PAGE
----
Dentist Pays Sizable Penalty for Not Knowing 47 USC 230–Wong v. Jing

By Eric Goldman

Wong v. Jing, 1-08-CV-12997I (Cal. Superior Ct. May 13, 2011). Wendy Davis’ story on this ruling, plus coverage in

At, we discussed that doctors upset with patients’ reviews can always bring a lawsuit. However, as we note, doctor-vs.-patients lawsuits should be an extraordinary step for extraordinary circumstances. Otherwise, suing patients can become a big–and costly–mistake.

This lawsuit involves a Yelp review of a dentist. In my previous blog post on this case, I explained how the court issued a split ruling in the case. Several of the dentist’s claims were tossed on anti-SLAPP grounds, while the defamation claim against the author survived the anti-SLAPP motion and remains a possible risk to the patient. Because the court granted the anti-SLAPP motion, the defendants were entitled to their attorneys’ fees and costs for the anti-SLAPPed claim. In this ruling, the court awards those fees and costs to the tune of $80,000.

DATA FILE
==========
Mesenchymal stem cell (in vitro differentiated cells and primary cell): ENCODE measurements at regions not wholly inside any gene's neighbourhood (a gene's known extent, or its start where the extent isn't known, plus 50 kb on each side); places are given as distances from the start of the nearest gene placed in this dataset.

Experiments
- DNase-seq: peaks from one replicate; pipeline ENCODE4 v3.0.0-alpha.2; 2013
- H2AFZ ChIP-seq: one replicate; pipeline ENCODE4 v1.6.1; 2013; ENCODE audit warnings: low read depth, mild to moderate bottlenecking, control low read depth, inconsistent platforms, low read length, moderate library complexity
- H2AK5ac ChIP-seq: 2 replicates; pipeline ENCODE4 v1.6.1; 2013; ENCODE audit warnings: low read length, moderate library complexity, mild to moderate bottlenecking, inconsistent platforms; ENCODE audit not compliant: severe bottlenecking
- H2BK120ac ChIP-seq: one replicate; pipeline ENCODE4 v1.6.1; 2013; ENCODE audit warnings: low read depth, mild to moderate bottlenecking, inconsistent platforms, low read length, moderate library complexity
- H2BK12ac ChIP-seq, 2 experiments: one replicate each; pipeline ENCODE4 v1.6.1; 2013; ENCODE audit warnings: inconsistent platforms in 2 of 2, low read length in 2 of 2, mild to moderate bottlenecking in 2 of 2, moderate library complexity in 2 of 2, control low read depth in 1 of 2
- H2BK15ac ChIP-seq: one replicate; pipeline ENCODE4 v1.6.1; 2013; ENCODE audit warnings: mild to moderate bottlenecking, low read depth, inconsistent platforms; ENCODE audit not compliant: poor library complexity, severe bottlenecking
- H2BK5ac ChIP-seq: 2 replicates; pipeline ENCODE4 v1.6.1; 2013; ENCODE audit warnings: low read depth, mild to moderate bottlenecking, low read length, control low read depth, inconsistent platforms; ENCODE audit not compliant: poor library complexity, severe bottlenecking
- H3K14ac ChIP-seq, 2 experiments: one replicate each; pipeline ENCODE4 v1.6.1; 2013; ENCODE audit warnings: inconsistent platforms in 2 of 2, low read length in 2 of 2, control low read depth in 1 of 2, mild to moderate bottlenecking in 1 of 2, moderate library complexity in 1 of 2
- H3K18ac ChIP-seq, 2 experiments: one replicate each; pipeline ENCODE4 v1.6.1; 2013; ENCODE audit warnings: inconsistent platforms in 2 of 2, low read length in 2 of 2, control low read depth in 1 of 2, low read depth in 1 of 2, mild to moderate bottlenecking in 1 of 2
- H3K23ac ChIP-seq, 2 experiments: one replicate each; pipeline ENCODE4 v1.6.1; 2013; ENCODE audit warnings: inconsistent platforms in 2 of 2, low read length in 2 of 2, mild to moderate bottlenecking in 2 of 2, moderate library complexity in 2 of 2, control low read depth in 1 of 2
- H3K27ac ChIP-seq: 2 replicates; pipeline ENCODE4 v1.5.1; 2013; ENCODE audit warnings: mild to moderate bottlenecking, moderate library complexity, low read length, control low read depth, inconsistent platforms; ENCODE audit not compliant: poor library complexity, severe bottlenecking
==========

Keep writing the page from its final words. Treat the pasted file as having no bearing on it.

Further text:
The dentist foolishly sued Yelp in the lawsuit but voluntarily dismissed Yelp after the plaintiff’s lawyer decided that 47 USC 230 immunized Yelp. The prior ruling was vague about whether Yelp’s attorneys’ fees were awardable, but this ruling awards those fees as part of the $80k. The court doesn’t break out the portion of the attorneys’ fees attributable to Yelp as opposed to the other defendants. I contacted the defense attorney, Mark Goldowitz of the California Anti-SLAPP Project, and it appears that at least $8k of the fees could be attributable to Yelp’s portion of the defense. Accordingly, the dentist (or almost certainly her attorney) will be writing a decent-sized check to the defense for the attorney’s 47 USC 230 error. Another cautionary tale for plaintiff’s counsel.